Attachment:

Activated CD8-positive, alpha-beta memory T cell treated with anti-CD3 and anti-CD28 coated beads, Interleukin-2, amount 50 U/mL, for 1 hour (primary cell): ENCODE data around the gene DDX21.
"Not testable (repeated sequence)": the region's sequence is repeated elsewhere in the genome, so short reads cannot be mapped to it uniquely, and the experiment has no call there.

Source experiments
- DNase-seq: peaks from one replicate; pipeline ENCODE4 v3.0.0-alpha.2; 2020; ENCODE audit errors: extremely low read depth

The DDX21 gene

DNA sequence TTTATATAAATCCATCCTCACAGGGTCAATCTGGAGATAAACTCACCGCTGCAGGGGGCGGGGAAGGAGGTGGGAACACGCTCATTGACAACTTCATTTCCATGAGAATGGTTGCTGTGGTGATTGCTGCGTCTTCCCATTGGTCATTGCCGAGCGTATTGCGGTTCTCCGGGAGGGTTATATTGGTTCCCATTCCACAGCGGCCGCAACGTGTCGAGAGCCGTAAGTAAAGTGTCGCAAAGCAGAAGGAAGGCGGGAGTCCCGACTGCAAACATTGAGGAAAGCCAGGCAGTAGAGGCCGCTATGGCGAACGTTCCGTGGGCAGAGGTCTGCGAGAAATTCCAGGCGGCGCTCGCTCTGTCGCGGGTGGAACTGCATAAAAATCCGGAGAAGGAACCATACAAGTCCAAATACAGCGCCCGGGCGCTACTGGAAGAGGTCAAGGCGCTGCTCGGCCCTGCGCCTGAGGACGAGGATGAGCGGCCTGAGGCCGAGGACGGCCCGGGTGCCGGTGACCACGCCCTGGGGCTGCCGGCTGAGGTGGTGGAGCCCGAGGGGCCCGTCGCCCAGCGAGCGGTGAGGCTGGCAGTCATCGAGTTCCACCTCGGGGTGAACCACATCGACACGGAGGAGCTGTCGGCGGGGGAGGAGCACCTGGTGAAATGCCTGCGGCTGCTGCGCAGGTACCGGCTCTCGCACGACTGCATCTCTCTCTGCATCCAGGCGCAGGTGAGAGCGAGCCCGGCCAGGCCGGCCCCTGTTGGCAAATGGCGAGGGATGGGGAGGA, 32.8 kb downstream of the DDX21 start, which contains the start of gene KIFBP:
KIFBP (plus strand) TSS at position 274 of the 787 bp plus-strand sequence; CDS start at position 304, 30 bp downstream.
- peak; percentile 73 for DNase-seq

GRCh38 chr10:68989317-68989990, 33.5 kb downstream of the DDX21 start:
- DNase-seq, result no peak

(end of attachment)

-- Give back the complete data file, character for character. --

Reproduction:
Activated CD8-positive, alpha-beta memory T cell treated with anti-CD3 and anti-CD28 coated beads, Interleukin-2, amount 50 U/mL, for 1 hour (primary cell): ENCODE data around the gene DDX21.
"Not testable (repeated sequence)": the region's sequence is repeated elsewhere in the genome, so short reads cannot be mapped to it uniquely, and the experiment has no call there.

Source experiments
- DNase-seq: peaks from one replicate; pipeline ENCODE4 v3.0.0-alpha.2; 2020; ENCODE audit errors: extremely low read depth

The DDX21 gene

DNA sequence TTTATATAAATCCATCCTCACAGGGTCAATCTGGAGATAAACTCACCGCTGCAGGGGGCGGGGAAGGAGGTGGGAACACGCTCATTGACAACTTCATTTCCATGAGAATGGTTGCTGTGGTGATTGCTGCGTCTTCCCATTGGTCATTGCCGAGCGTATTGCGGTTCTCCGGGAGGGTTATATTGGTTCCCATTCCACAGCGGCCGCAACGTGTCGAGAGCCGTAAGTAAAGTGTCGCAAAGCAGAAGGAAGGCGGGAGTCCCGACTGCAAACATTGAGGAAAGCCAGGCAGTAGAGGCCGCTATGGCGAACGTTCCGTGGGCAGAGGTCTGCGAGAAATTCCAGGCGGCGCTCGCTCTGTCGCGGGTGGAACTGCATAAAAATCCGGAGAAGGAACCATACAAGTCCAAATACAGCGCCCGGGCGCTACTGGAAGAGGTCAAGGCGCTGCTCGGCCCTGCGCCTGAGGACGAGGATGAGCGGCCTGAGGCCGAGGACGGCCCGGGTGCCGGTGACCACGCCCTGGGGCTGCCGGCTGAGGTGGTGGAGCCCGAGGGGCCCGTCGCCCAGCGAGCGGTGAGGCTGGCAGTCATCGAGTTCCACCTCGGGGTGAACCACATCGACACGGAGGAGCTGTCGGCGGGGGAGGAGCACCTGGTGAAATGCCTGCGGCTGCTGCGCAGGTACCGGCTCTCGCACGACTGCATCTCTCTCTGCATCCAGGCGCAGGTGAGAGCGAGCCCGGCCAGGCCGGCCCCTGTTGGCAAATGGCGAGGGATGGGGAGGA, 32.8 kb downstream of the DDX21 start, which contains the start of gene KIFBP:
KIFBP (plus strand) TSS at position 274 of the 787 bp plus-strand sequence; CDS start at position 304, 30 bp downstream.
- peak; percentile 73 for DNase-seq

GRCh38 chr10:68989317-68989990, 33.5 kb downstream of the DDX21 start:
- DNase-seq, result no peak